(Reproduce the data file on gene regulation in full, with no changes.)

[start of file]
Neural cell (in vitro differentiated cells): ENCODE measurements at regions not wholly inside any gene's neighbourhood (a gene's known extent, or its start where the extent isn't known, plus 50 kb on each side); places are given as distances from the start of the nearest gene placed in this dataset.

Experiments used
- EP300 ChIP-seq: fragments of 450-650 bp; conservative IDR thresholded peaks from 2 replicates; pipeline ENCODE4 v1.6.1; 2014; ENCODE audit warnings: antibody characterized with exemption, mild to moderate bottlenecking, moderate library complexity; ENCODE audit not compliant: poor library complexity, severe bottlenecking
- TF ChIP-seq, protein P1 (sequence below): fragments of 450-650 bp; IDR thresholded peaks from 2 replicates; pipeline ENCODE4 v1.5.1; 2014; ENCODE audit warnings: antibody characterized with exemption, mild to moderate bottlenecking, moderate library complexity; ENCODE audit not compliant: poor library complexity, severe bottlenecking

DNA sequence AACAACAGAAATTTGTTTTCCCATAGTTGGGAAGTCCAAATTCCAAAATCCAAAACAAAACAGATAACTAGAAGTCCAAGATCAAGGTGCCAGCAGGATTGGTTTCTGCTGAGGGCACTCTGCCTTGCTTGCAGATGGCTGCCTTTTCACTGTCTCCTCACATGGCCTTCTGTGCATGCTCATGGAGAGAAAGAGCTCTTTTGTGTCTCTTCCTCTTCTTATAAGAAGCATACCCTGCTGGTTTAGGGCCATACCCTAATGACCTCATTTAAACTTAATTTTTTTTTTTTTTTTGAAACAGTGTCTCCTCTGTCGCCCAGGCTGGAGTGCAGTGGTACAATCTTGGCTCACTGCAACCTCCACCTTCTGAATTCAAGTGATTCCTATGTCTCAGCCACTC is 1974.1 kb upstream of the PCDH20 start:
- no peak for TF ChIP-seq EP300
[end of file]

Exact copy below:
Neural cell (in vitro differentiated cells): ENCODE measurements at regions not wholly inside any gene's neighbourhood (a gene's known extent, or its start where the extent isn't known, plus 50 kb on each side); places are given as distances from the start of the nearest gene placed in this dataset.

Experiments used
- EP300 ChIP-seq: fragments of 450-650 bp; conservative IDR thresholded peaks from 2 replicates; pipeline ENCODE4 v1.6.1; 2014; ENCODE audit warnings: antibody characterized with exemption, mild to moderate bottlenecking, moderate library complexity; ENCODE audit not compliant: poor library complexity, severe bottlenecking
- TF ChIP-seq, protein P1 (sequence below): fragments of 450-650 bp; IDR thresholded peaks from 2 replicates; pipeline ENCODE4 v1.5.1; 2014; ENCODE audit warnings: antibody characterized with exemption, mild to moderate bottlenecking, moderate library complexity; ENCODE audit not compliant: poor library complexity, severe bottlenecking

DNA sequence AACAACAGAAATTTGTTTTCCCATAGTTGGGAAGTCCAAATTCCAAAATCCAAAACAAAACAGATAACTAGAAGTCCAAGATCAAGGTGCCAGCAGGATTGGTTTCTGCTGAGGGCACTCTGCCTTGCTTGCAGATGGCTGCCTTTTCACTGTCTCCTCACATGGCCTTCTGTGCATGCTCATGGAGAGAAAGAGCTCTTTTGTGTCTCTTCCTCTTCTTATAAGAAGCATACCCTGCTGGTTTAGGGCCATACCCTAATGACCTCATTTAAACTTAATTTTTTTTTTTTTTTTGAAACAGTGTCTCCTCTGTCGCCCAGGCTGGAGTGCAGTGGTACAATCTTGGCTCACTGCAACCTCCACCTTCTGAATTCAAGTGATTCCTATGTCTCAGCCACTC is 1974.1 kb upstream of the PCDH20 start:
- no peak for TF ChIP-seq EP300